IPCC, the Intergovernmental Panel on Climate Change, is a scientific institution founded in 1988 by the World Meteorological Organisation and the United Nations Environment Programme to study global warming and the climate crisis. Periodically, IPCC publishes a report summarising and illustrating the latest research and findings concerning climate. The latest edition was presented on Monday 20 March 2023 and covers eight years of research.
According to IPCC, the overall climate situation is serious but not hopeless, in the sense that action is still possible provided the solutions are immediate and tangible. The main aim is to keep the increase in global warming within the 1.5°C already indicated as the threshold limit at COP 21, the most important climate conference, held in Paris in 2015. In order to keep the temperature increase within one and a half degrees (compared to pre-industrial levels), it is necessary to drastically decrease and finally eliminate emissions of climate-altering gases, carbon dioxide in particular, the main cause of the greenhouse effect. If the safe temperature is exceeded, IPCC warns, many ecosystems will be endangered and the ability of populations to adapt to future climate change will be jeopardised.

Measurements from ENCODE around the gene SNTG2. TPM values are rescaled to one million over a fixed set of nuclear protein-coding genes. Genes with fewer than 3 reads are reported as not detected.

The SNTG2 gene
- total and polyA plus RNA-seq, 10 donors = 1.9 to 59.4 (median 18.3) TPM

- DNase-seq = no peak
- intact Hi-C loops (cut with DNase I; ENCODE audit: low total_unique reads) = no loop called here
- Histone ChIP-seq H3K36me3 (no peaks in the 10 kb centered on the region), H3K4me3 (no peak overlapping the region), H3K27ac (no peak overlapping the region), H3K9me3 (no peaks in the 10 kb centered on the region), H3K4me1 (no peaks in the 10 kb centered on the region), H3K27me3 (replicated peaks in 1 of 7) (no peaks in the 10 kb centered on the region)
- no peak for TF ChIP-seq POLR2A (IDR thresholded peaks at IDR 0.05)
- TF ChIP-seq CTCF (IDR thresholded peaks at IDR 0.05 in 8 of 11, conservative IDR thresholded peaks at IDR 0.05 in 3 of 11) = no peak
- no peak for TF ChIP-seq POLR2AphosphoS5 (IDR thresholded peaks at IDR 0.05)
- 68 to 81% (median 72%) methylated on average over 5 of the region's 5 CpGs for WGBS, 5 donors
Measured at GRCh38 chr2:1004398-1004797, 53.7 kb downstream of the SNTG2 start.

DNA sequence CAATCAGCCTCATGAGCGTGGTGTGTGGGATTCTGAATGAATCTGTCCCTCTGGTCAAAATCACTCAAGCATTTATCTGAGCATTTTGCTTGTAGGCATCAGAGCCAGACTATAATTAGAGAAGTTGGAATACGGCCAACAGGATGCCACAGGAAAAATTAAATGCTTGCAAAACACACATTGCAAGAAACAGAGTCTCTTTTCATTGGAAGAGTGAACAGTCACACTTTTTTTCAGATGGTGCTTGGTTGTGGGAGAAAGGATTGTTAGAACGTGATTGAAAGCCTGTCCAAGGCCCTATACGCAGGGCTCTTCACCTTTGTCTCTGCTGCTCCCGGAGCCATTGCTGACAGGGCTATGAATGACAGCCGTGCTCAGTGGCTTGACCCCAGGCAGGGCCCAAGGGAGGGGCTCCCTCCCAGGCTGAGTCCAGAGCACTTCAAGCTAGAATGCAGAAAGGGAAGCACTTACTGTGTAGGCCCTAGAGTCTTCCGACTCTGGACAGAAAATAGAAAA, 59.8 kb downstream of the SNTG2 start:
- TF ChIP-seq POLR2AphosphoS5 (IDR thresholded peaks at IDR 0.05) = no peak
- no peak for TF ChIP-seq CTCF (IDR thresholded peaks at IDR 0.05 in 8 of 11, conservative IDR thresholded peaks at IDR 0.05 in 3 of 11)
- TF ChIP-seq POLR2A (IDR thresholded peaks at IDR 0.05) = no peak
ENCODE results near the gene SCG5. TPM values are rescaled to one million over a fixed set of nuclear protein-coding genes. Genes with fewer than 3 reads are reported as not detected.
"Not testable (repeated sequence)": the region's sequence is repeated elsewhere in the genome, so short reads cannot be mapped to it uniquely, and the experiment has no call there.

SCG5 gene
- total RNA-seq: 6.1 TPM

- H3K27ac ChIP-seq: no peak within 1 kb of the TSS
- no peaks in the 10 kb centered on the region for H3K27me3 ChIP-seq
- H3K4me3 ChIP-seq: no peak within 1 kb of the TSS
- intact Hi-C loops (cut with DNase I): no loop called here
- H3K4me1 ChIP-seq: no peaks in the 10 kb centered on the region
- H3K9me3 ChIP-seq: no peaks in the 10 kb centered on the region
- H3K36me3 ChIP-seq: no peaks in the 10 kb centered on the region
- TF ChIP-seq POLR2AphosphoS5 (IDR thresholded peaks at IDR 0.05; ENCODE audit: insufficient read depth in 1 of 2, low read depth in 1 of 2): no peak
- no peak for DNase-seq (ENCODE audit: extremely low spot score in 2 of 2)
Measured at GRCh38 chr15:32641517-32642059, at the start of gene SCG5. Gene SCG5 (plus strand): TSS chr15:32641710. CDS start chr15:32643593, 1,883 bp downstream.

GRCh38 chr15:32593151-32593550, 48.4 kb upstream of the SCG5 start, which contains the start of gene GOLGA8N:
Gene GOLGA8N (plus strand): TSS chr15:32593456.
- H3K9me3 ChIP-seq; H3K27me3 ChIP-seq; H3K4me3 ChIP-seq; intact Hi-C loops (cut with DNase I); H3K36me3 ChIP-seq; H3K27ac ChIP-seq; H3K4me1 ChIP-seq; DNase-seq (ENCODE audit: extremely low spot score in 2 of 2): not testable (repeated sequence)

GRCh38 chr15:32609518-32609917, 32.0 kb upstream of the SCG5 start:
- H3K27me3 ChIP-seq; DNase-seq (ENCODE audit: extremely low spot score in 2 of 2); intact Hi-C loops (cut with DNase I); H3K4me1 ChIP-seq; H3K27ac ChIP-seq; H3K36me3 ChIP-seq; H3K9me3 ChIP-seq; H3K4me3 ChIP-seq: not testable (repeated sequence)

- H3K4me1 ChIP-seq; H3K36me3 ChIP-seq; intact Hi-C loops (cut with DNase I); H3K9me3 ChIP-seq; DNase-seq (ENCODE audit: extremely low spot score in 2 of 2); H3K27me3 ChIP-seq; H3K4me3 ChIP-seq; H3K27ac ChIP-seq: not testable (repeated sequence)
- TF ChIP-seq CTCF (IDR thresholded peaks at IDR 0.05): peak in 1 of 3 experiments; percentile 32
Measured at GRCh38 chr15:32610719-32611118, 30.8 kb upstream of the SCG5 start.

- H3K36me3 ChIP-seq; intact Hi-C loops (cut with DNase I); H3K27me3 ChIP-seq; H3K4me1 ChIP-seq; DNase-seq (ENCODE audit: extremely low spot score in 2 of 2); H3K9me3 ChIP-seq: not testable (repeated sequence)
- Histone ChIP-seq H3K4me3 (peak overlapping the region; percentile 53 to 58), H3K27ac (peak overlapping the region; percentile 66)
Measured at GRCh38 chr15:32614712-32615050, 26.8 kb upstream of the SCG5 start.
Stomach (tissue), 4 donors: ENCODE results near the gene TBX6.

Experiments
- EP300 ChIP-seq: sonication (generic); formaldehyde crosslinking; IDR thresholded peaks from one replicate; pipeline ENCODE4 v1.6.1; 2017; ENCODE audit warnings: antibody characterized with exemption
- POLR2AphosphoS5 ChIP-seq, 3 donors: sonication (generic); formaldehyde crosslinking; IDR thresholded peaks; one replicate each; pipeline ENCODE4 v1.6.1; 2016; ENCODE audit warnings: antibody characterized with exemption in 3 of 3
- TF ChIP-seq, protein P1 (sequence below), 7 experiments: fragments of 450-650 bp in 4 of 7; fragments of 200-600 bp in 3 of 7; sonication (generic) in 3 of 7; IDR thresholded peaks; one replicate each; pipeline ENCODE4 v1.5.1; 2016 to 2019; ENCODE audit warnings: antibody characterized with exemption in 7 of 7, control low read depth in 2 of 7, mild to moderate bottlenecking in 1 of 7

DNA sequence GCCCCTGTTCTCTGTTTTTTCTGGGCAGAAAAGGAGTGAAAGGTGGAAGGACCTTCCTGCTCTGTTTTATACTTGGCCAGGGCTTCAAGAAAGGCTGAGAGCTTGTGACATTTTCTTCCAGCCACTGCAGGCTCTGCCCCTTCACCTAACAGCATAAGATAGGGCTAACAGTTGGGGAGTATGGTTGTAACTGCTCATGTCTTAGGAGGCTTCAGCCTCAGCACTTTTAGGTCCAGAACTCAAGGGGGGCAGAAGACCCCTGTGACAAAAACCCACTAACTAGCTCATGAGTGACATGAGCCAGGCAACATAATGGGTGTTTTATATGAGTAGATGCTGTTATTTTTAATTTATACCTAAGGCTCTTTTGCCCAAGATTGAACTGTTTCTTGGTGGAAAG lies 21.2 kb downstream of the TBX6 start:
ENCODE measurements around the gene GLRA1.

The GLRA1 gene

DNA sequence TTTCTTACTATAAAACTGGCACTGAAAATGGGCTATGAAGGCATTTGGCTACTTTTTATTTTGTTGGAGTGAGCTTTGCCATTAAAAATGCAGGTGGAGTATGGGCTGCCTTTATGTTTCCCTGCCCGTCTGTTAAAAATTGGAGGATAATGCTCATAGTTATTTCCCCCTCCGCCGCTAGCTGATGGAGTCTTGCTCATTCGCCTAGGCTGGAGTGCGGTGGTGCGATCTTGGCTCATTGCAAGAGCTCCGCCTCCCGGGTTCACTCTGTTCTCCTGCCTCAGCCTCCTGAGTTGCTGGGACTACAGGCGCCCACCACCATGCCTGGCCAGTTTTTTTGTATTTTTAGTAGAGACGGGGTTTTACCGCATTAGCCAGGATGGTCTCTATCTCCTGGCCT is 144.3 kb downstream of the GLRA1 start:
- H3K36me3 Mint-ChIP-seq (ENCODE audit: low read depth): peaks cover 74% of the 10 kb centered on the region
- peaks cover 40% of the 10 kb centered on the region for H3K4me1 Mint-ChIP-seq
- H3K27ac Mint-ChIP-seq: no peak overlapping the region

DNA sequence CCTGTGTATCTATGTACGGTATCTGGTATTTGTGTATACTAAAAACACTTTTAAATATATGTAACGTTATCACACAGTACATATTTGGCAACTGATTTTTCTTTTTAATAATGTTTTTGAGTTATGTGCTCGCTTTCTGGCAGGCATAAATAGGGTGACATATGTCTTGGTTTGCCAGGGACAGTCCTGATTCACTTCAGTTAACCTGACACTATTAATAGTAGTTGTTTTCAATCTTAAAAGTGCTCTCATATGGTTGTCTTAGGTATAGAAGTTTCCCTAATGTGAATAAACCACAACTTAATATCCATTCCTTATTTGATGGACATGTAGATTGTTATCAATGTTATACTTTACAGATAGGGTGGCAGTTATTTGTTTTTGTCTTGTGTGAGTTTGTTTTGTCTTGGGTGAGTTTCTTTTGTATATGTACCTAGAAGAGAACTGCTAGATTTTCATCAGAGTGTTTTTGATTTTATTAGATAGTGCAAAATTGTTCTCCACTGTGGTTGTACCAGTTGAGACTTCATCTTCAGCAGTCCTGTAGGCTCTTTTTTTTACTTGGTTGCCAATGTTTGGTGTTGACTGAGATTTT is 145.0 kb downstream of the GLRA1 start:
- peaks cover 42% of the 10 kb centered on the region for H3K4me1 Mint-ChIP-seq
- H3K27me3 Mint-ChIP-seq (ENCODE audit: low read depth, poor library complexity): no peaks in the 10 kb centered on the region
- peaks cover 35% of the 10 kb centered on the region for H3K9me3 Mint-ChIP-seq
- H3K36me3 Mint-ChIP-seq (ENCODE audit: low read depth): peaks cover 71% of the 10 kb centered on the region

Concern is also expressed regarding certain ongoing processes triggered by the greenhouse gases already emitted and which therefore cannot be stopped but only partially mitigated, such as melting ice, rising sea levels, warming and acidification of the oceans, all of them phenomena to which we can only adapt.
Fortunately, the IPCC report also offers hope: if we all act together, institutions as well as people, we can save the climate. But it must be done quickly. What actions are needed? Accelerating the transition from fossil fuels to renewable energy sources, reducing consumption, protecting forests, our first and most powerful ally in reducing greenhouse gases in the atmosphere.